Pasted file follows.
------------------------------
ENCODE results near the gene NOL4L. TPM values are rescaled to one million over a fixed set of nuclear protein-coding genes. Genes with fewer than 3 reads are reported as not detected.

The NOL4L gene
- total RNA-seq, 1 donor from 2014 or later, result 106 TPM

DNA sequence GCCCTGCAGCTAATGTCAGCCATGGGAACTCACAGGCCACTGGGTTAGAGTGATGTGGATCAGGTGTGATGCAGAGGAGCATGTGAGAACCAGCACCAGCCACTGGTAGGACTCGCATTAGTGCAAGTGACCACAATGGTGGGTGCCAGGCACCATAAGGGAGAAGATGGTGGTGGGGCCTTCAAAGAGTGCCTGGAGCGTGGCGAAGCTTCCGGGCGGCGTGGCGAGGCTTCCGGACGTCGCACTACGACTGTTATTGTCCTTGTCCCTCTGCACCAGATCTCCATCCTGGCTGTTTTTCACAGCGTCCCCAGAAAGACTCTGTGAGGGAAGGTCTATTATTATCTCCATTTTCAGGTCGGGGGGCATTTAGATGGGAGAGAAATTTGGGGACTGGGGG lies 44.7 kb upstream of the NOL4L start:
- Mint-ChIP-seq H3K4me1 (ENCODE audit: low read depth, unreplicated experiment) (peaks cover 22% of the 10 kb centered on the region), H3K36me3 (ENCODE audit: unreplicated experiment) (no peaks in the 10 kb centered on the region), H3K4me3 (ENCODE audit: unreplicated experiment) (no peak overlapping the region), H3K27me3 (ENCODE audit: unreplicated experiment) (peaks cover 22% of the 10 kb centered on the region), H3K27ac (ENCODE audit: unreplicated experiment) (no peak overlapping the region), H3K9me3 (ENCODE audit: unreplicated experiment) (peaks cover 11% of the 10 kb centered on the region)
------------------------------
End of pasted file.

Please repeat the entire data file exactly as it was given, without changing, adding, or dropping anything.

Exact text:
ENCODE results near the gene NOL4L. TPM values are rescaled to one million over a fixed set of nuclear protein-coding genes. Genes with fewer than 3 reads are reported as not detected.

The NOL4L gene
- total RNA-seq, 1 donor from 2014 or later, result 106 TPM

DNA sequence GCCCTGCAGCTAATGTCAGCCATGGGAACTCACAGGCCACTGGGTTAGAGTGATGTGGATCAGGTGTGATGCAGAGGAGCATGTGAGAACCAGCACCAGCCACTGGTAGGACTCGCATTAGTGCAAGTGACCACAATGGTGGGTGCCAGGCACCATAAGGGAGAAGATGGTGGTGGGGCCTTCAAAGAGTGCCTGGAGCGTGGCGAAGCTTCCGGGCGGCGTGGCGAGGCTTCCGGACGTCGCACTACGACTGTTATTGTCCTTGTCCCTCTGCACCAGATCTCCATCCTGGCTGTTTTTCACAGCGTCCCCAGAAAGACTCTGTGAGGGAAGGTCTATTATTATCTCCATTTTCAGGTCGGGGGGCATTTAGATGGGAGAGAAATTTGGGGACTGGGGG lies 44.7 kb upstream of the NOL4L start:
- Mint-ChIP-seq H3K4me1 (ENCODE audit: low read depth, unreplicated experiment) (peaks cover 22% of the 10 kb centered on the region), H3K36me3 (ENCODE audit: unreplicated experiment) (no peaks in the 10 kb centered on the region), H3K4me3 (ENCODE audit: unreplicated experiment) (no peak overlapping the region), H3K27me3 (ENCODE audit: unreplicated experiment) (peaks cover 22% of the 10 kb centered on the region), H3K27ac (ENCODE audit: unreplicated experiment) (no peak overlapping the region), H3K9me3 (ENCODE audit: unreplicated experiment) (peaks cover 11% of the 10 kb centered on the region)